|Leica D-LUX 6||..||..||4/5||..||4/5||Sep 2012||699|
|Canon 1D X Mark III||+ +||..||4.5/5||..||4/5||Jan 2020||6,499|
|Canon 1D X Mark II||..||89/100||4.5/5||5/5||4.5/5||Feb 2016||5,999|
|Canon G16||+||..||4.5/5||4.5/5||4.5/5||Aug 2013||549|
|Canon 1D C||..||..||..||..||..||Apr 2012||14,999|
|Canon 5D Mark III||+ +||82/100||4.5/5||5/5||4.5/5||Mar 2012||3,499|
|Canon 6D||+ +||83/100||4.5/5||4.5/5||4.5/5||Sep 2012||2,099|
|Canon 1D X||..||..||4.5/5||4.5/5||4.5/5||Oct 2011||6,799|
|Canon 5D Mark II||91/100||79/100||4/5||5/5||..||Sep 2008||3,499|
|Canon 1D Mark III||..||..||..||o||..||Feb 2007||4,499|
|Canon 1Ds Mark II||..||+ +||..||..||..||Sep 2004||7,999|
|Fujifilm X20||+ +||77/100||4.5/5||..||5/5||Jan 2013||599|
|Fujifilm X10||..||76/100||4/5||3.5/5||4.5/5||Sep 2011||599|
|Leica D-LUX 5||..||..||4.5/5||..||4/5||Sep 2010||699|
|Nikon D3X||..||86/100||4/5||5/5||5/5||Dec 2008||7,999|
|Sony RX100 II||+ +||79/100||4.5/5||5/5||4.5/5||Jun 2013||749|
|Notes: (+ +) highly recommended; (+) recommended; (o) reviewed; (..) not available.|
The above review scores should be interpreted with care, though. The assessments were made in relation to similar cameras of the same technological generation. Hence, a score should always be seen in the context of the camera's market launch date and its price, and rating-comparisons among cameras that span long time periods or concern very differently equipped models make little sense. Also, please note that some of the review sites have changed their methodology and reporting over time.
Other camera comparisons
Did this review help to inform your camera decision process? If you would like to see a different side-by-side camera review, just use the search menu below. Alternatively, you can follow any of the listed hyperlinks for comparisons that others found interesting.
- Canon 1Ds Mark III vs Canon 40D
- Canon 1Ds Mark III vs Canon 77D
- Canon 1Ds Mark III vs Fujifilm X-T2
- Canon 1Ds Mark III vs Olympus E-PM2
- Canon 1Ds Mark III vs Panasonic GX7
- Canon 1Ds Mark III vs Panasonic LF1
- Fujifilm X-Pro2 vs Leica D-LUX 6
- Leica D-LUX 6 vs Nikon 1 V1
- Leica D-LUX 6 vs Nikon D5000
- Leica D-LUX 6 vs Sigma fp
- Leica D-LUX 6 vs Sony A3000
- Leica D-LUX 6 vs Sony RX100 III
Specifications: Canon 1Ds Mark III vs Leica D-LUX 6
Below is a side-by-side comparison of the specs of the two cameras to facilitate a quick review of their differences and common features.
|Camera Model||Canon 1Ds Mark III||Leica D-LUX 6|
|Camera Type||Digital single lens reflex||Fixed lens compact camera|
|Camera Lens||Canon EF mount lenses||24-90mm f/1.4-2.3|
|Launch Date||August 2007||September 2012|
|Launch Price||USD 7,999||USD 699|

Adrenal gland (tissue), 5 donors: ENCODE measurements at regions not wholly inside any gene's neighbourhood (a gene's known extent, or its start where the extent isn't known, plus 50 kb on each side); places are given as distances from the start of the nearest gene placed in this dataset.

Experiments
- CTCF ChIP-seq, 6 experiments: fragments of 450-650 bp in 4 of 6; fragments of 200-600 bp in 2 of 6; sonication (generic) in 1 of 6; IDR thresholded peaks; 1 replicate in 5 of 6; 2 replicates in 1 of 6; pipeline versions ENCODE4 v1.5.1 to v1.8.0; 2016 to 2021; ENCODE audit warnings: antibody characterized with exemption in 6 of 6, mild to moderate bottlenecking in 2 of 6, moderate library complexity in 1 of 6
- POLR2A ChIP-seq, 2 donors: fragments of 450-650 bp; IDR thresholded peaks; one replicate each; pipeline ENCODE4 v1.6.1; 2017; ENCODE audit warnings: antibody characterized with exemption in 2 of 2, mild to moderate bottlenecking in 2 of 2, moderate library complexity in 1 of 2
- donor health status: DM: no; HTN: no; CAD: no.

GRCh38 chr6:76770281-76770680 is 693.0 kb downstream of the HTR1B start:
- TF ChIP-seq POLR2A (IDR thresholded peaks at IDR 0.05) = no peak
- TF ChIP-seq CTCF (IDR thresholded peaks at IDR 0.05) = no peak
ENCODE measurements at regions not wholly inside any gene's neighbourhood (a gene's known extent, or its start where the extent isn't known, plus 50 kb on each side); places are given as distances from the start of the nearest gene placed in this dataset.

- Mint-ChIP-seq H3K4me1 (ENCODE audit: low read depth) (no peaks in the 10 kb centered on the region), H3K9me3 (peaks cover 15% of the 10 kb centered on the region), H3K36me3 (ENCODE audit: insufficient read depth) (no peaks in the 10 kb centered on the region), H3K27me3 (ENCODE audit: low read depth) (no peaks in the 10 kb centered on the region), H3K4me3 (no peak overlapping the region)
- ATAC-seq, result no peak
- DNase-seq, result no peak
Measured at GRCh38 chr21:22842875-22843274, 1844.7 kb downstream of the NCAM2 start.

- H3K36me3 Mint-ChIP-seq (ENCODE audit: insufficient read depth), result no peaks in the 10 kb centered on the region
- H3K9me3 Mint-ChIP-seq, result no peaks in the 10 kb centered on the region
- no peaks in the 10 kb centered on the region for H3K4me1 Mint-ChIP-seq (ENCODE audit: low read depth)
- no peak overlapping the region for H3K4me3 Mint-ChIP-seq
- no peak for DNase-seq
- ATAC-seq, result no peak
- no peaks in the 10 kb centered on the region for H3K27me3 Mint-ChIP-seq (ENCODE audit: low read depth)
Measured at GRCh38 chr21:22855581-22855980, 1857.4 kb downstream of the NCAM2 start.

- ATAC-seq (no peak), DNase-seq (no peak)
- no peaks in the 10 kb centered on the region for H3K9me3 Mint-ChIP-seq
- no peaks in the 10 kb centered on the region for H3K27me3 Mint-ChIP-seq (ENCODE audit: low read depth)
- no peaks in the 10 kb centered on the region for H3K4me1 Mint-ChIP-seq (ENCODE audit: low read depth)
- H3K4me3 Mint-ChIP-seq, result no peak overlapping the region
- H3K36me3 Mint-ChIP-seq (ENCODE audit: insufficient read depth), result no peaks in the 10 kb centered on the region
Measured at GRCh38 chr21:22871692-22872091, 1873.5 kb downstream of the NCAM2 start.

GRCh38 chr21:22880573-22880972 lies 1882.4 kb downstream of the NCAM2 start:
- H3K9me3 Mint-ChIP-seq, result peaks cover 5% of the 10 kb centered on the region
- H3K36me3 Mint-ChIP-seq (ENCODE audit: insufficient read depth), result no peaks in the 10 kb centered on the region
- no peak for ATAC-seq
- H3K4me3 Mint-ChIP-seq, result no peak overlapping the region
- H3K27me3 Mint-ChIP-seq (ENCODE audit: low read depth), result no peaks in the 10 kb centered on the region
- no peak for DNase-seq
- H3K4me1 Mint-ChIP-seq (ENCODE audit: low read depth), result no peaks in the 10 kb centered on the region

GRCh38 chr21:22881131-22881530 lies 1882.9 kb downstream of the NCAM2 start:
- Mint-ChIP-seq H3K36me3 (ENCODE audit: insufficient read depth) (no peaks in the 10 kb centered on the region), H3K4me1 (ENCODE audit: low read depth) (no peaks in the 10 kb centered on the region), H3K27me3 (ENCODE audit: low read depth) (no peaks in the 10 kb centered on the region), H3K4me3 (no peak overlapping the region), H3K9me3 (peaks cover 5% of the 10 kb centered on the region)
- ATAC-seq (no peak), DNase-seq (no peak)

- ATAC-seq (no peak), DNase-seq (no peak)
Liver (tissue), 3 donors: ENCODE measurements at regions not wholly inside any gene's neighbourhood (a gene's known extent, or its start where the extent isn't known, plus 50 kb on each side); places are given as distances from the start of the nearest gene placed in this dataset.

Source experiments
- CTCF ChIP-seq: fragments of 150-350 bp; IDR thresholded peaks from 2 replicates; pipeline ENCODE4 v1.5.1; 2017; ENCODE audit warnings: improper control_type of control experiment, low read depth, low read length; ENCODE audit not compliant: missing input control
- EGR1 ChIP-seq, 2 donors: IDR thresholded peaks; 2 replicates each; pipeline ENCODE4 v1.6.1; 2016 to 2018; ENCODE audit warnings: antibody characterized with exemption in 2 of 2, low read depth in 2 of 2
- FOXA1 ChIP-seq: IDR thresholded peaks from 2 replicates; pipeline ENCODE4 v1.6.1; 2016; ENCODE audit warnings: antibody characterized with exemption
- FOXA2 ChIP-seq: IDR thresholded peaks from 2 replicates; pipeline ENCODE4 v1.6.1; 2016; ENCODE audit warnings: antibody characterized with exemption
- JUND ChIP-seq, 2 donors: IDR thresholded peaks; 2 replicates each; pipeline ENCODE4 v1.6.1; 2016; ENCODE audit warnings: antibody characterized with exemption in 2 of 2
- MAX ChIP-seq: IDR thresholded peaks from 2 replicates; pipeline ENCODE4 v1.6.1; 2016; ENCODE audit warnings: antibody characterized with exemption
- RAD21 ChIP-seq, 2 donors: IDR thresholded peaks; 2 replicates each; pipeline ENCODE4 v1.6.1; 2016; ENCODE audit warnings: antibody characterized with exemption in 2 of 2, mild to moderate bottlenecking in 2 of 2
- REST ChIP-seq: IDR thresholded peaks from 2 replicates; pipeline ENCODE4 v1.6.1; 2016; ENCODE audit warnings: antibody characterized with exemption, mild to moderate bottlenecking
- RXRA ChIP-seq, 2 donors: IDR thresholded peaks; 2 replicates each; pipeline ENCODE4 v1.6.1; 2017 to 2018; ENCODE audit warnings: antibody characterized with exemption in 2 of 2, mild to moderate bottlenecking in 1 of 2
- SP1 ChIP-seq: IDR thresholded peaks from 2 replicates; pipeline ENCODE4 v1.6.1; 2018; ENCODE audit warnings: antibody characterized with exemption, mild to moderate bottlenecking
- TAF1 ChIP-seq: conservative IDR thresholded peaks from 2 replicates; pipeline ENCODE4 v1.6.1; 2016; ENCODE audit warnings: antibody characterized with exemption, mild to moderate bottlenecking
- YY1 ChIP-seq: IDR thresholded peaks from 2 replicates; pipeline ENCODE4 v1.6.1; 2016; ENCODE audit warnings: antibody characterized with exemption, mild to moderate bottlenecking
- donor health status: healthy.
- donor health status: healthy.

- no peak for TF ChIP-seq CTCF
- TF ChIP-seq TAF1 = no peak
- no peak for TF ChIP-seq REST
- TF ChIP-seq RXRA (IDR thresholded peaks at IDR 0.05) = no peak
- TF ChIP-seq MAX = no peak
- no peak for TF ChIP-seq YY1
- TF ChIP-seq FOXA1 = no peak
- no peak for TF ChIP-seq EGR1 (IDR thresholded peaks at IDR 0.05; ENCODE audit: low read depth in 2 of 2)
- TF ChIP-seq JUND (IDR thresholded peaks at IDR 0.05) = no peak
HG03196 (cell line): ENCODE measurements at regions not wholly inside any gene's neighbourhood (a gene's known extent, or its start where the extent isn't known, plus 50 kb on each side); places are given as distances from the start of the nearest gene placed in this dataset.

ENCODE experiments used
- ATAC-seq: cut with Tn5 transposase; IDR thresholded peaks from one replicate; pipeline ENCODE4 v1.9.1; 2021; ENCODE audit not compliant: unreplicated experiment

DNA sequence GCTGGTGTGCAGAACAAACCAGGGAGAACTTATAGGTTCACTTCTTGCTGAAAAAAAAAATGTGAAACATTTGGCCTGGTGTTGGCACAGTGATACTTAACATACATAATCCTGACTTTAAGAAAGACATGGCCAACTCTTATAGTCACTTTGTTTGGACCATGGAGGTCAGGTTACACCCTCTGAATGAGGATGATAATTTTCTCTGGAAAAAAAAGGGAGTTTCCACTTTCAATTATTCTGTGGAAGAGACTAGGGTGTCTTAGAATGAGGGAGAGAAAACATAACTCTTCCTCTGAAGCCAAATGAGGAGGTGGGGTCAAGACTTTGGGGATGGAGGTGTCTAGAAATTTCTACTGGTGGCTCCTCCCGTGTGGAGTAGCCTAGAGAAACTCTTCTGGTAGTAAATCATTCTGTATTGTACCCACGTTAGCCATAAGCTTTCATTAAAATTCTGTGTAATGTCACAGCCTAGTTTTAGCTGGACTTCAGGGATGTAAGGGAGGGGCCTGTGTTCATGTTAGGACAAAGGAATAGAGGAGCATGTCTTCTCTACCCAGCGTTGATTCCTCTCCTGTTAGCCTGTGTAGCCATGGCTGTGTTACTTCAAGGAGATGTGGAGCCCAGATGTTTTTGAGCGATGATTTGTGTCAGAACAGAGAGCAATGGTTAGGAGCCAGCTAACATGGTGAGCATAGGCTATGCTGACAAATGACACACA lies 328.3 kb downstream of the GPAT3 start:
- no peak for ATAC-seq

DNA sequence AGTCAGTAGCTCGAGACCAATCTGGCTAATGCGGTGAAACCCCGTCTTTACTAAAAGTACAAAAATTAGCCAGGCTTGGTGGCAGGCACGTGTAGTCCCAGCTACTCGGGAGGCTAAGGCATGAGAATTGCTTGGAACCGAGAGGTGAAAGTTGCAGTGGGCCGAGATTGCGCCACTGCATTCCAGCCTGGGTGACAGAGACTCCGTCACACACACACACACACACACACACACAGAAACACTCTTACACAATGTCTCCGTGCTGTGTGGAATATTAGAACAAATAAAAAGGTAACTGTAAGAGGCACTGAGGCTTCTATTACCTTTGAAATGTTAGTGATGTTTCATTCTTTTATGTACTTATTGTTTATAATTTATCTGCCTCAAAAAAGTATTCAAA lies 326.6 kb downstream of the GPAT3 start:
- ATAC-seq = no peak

|Sensor Specs||Canon 1Ds Mark III||Leica D-LUX 6|
|Sensor Format||Full Frame Sensor||1/1.7" Sensor|
|Sensor Size||36.0 x 24.0 mm||7.44 x 5.58 mm|
|Sensor Area||864 mm2||41.5152 mm2|
|Sensor Diagonal||43.3 mm||9.3 mm|
|Sensor Resolution||21 Megapixels||10 Megapixels|
|Image Resolution||5616 x 3744 pixels||3648 x 2736 pixels|
|Pixel Pitch||6.41 μm||2.05 μm|
|Pixel Density||2.43 MP/cm2||24.04 MP/cm2|
|Moiré control||Anti-Alias filter||Anti-Alias filter|
|Movie Capability||no Video||1080/60p Video|
|ISO Setting||100 - 1,600 ISO||80 - 6,400 ISO|
|ISO Boost||50 - 3,200 ISO||80 - 12,800 ISO|
|DXO Sensor Quality (score)||80||..|
|DXO Color Depth (bits)||24.0||..|
|DXO Dynamic Range (EV)||12.0||..|
|DXO Low Light (ISO)||1663||..|
|Screen Specs||Canon 1Ds Mark III||Leica D-LUX 6|
|Viewfinder Type||Optical viewfinder||Viewfinder optional|
|Viewfinder Field of View||100%|
|Top-Level Screen||Control Panel||no Top Display|
|LCD Framing||Live View||Live View|
|Rear LCD Size||3.0inch||3.0inch|
|LCD Resolution||230k dots||920k dots|
|LCD Attachment||Fixed screen||Fixed screen|
|Shooting Specs||Canon 1Ds Mark III||Leica D-LUX 6|
|Focus System||Phase-detect AF||Contrast-detect AF|
|Continuous Shooting||5 shutter flaps/s||11 shutter flaps/s|
|Time-Lapse Photography||no Intervalometer||Intervalometer built-in|
|Fill Flash||no On-Board Flash||Build-in Flash|
|Storage Medium||CF or SDHC cards||SDXC cards|
|Second Storage Option||Dual card slots||Single card slot|
|UHS card support||no||no|
|Connectivity Specs||Canon 1Ds Mark III||Leica D-LUX 6|
|Studio Flash||PC Sync socket||no PC Sync|
|USB Connector||USB 2.0||USB 2.0|
|HDMI Port||no HDMI||mini HDMI|
|Wifi Support||no Wifi||no Wifi|
|Body Specs||Canon 1Ds Mark III||Leica D-LUX 6|
|Environmental Sealing||Weathersealed body||not weather sealed|
|Battery Life (CIPA)||1800 shots per charge||330 shots per charge|
150 x 160 x 80 mm
(5.9 x 6.3 x 3.1 in)
111 x 68 x 46 mm
(4.4 x 2.7 x 1.8 in)
|Camera Weight||1385 g (48.9 oz)||298 g (10.5 oz)|